L.A. Marathon winner Amane Gobena of Ethiopia is prize-possessed
Amane Gobena won the women¿s race and fellow Ethiopian Gebo Burka won the men¿s race in the 29th L.A. Marathon on Sunday.
Amane Gobena glanced over her shoulder several times as she approached the final stretch of Sunday’s L.A. Marathon.
Gobena, of Ethiopia, wanted to make sure that no one could threaten her shot at a $75,000 payday.
She had no need to worry.
Gobena won the women’s race in 2 hours 27 minutes 37 seconds to earn $25,000.
Countryman Gebo Burka won the men’s race in 2:10:37, but his time was not fast enough to overcome the 17-minute 41-second head start afforded the women as part of the event’s $50,000 gender challenge.
Gobena crossed the finish line 41 seconds ahead of Burka to collect the bonus.
“I’m building a house,” Gobena said through an interpreter, “and definitely that house will be paid off.”
It was the second time in the 29-year history of the L.A. Marathon that Ethiopians swept the men’s and women’s races. In 2011, Markos Geneti won the men’s race, Buzunesh Deba the women’s.
Burka earned $25,000 and dedicated his first marathon victory to his recently born son.
Joshua George won the men’s wheelchair race in 1:33:11. Susannah Scaroni won the women’s race in 1:54:54. Each earned $2,500.
More than 25,000 participants took part in the 29th annual marathon, which followed a course from Dodger Stadium to Santa Monica.
Temperatures were in the high 50s when the elite runners started and in the 70s when they finished.
Shortly after the wheelchair athletes left the starting line, 10 elite women followed, with Gobena running among a pack that included four other Ethiopian runners and American Lauren Kleppin.
Gobena, 31, finished second in the 2009 L.A. Marathon. She placed sixth in the Dubai Marathon in January and said this week that she was determined to win not only the L.A. Marathon women’s race but also the challenge bonus.
Asked Sunday if the runners worked together to make sure that she or another Ethiopian woman would win the challenge, Gobena said she encouraged other Ethiopians to “come forward.”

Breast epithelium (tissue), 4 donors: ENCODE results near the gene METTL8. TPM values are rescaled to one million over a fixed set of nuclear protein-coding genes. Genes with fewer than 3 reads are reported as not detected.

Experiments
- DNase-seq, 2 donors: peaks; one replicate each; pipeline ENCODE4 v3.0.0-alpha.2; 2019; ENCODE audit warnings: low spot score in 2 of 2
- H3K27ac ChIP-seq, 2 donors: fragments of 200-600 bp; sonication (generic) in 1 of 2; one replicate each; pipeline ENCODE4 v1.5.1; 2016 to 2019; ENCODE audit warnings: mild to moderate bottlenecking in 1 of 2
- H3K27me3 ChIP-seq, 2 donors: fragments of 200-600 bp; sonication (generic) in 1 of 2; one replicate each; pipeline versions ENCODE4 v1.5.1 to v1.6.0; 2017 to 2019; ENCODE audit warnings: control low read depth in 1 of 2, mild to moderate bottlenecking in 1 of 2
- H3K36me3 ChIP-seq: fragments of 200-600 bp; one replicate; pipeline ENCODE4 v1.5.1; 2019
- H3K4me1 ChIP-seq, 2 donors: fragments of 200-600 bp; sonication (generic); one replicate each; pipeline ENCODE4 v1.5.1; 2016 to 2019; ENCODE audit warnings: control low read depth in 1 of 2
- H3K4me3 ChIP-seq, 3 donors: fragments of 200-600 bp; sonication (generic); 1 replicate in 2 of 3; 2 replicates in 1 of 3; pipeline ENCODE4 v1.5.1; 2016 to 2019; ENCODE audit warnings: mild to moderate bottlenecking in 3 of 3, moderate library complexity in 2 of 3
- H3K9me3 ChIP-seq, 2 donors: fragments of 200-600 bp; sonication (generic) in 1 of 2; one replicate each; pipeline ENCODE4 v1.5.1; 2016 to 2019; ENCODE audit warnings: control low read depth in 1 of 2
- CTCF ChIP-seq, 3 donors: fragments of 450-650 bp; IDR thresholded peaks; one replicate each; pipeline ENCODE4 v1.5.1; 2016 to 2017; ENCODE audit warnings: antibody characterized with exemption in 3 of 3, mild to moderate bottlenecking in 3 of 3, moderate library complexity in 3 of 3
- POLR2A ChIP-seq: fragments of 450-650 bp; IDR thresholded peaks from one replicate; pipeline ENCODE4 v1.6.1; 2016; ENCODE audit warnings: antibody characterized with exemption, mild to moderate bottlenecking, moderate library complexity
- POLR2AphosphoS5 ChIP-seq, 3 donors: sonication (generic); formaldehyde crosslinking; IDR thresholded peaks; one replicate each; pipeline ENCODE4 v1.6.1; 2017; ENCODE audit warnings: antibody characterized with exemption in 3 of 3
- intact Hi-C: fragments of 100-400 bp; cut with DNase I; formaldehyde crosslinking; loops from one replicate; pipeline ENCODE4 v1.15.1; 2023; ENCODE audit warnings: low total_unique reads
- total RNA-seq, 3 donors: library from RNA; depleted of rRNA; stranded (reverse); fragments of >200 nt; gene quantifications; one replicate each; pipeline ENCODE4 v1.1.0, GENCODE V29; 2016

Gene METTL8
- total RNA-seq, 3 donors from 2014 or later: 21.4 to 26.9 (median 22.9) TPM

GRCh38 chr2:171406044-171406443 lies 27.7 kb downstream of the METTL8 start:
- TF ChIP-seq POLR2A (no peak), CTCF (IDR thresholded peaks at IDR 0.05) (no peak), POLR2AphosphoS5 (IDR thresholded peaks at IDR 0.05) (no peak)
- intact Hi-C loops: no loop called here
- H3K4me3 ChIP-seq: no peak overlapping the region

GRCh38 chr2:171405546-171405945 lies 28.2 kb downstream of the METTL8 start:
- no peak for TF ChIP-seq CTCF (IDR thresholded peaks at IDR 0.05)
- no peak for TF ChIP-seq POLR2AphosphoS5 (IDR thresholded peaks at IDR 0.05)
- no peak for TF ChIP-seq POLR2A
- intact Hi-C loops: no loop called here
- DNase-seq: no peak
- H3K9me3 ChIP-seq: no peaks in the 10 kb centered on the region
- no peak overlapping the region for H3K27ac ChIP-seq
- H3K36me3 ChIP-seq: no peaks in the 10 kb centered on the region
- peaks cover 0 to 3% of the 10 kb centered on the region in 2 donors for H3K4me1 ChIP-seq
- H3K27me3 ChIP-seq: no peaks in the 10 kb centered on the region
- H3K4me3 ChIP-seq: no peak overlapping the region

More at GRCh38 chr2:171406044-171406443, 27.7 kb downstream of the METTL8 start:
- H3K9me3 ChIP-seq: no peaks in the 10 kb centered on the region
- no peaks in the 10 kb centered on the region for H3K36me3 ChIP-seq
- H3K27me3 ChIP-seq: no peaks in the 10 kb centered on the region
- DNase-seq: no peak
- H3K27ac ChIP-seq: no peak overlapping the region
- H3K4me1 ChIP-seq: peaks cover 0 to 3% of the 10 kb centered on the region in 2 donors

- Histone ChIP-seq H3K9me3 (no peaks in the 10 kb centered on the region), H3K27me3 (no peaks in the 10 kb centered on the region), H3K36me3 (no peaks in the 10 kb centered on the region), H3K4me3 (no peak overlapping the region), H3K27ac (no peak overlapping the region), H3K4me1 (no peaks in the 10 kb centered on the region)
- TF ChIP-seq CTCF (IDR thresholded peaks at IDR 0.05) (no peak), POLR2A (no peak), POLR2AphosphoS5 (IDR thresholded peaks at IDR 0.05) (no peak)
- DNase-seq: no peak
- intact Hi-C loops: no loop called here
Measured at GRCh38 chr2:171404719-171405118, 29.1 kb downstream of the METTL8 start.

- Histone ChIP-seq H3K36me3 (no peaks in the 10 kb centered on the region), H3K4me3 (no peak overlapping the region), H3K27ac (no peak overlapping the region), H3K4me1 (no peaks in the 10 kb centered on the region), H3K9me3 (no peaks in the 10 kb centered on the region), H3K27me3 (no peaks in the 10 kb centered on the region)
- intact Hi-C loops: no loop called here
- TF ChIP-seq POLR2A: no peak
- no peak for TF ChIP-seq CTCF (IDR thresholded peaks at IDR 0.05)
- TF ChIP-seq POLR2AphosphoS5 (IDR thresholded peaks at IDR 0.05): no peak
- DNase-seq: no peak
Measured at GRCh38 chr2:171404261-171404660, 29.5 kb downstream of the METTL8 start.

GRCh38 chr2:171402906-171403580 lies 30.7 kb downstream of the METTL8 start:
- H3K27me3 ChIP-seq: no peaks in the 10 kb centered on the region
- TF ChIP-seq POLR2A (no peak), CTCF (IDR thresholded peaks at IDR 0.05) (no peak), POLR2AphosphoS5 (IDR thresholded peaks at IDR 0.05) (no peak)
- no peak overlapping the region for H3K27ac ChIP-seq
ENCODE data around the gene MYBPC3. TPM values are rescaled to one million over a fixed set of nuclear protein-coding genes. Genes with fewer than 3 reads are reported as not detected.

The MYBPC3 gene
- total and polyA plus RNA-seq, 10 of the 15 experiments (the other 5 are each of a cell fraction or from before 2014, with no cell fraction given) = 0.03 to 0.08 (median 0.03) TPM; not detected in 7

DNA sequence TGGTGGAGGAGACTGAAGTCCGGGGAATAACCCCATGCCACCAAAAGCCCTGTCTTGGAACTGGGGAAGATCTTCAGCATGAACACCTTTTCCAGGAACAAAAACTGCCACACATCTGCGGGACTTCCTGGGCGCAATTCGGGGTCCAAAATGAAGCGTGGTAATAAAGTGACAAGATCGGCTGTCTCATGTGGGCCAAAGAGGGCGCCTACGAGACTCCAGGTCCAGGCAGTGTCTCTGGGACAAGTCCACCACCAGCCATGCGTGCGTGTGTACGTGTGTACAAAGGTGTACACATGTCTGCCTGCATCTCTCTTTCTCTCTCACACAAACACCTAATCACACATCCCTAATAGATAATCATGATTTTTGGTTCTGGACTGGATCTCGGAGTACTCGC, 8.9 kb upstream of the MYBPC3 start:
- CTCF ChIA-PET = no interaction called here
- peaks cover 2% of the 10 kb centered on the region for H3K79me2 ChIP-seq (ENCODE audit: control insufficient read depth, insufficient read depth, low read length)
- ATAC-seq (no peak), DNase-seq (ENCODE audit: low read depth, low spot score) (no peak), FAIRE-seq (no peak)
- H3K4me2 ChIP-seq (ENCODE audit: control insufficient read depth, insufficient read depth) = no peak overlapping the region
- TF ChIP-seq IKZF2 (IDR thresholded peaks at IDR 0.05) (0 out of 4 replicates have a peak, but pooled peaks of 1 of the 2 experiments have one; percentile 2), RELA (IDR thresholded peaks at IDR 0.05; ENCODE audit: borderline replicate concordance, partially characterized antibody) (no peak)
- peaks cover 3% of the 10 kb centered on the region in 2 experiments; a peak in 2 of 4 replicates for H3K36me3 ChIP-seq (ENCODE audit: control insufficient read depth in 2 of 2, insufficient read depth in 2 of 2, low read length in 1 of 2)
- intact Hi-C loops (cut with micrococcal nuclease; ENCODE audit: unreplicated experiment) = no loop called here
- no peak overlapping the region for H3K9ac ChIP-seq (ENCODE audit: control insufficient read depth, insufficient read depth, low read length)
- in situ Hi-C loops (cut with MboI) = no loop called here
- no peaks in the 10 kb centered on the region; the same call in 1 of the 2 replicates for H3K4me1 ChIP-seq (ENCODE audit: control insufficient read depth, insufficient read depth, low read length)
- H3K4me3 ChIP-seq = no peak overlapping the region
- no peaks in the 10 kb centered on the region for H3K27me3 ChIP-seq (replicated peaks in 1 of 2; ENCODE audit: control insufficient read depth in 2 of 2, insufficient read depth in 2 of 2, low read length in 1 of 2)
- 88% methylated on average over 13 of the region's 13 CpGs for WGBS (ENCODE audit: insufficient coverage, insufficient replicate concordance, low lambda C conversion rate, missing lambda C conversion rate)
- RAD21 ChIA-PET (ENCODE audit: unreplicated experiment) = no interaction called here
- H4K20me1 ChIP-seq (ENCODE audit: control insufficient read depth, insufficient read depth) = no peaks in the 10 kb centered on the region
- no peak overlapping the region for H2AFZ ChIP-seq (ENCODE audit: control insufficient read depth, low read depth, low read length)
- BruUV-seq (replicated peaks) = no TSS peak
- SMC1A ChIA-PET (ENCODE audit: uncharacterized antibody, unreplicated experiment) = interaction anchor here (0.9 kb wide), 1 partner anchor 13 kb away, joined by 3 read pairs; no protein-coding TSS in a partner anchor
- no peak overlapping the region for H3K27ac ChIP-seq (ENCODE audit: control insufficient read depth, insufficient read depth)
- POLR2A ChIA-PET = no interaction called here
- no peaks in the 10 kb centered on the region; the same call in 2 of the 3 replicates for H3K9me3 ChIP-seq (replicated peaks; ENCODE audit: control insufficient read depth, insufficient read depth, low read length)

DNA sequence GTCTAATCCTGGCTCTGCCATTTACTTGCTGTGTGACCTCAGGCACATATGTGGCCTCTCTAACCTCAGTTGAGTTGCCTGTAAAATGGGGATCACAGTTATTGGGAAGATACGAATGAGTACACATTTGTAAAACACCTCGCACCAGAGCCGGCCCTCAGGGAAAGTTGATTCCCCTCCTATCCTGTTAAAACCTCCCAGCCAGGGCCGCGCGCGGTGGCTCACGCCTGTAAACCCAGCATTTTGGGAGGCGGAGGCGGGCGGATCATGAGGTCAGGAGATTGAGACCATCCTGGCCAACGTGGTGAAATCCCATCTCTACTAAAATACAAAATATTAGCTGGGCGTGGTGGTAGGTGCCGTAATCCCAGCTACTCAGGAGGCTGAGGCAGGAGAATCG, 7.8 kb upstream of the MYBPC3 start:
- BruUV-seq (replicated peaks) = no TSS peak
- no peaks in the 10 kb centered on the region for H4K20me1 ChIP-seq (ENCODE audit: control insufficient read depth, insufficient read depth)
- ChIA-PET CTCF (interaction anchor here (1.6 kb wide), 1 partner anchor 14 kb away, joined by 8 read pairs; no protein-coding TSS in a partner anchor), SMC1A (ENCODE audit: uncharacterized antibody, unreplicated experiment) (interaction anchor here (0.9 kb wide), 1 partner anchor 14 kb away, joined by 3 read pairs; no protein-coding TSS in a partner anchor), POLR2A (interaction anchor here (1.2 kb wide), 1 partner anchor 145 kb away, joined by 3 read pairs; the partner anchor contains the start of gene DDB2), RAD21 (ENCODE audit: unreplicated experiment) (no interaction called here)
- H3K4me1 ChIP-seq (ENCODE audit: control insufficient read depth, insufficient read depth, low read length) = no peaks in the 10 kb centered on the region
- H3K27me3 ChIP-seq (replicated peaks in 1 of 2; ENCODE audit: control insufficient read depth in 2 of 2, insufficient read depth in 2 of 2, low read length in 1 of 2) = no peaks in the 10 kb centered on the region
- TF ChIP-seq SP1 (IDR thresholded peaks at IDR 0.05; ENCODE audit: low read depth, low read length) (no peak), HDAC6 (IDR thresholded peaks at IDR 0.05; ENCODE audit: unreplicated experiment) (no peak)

Gobena led after 13.1 miles in 1:12:43. She and Ethiopian Tigist Tufa pulled away from the pack at about the 18th mile, and Gobena began breaking away from Tufa four miles later en route to her fifth marathon victory, her first since 2011.
“I knew she was slowing down a little bit,” Gobena, through the interpreter, said of Tufa.
Tufa finished second in 2:28:04. Kleppin was third in a personal-best 2:28:48.
While the women raced mainly in a tight, near-single-file alignment early on, 17 elite men ran in a much looser pack.
Ethiopian Habtamu Asefa led at the halfway point in 1:05:57.
By 19 miles, Burka, Kenyan Lani Rutto and Ethiopian Dawit Wolde were running together in front. At about the 20-mile mark, Burka and Rutto made it a two-man race.
As they ran the 25th and 26th miles, Burka made several pushes, only to be reeled in by Rutto, who was on his heels.
Burka then began moving slightly to the right or left to keep Rutto off balance and in view.
“I thought he would trick me along the line,” Burka said through an interpreter. “I had to take different directions to avoid a trick.”
Burka, 26, eventually pulled away.
“I was confident I would make a push and tried my best,” Rutto said. “But I could not catch him the last time.”
Rutto finished in 2:10:48. Defending champion Erick Mose of Kenya was third in 2:12:56.
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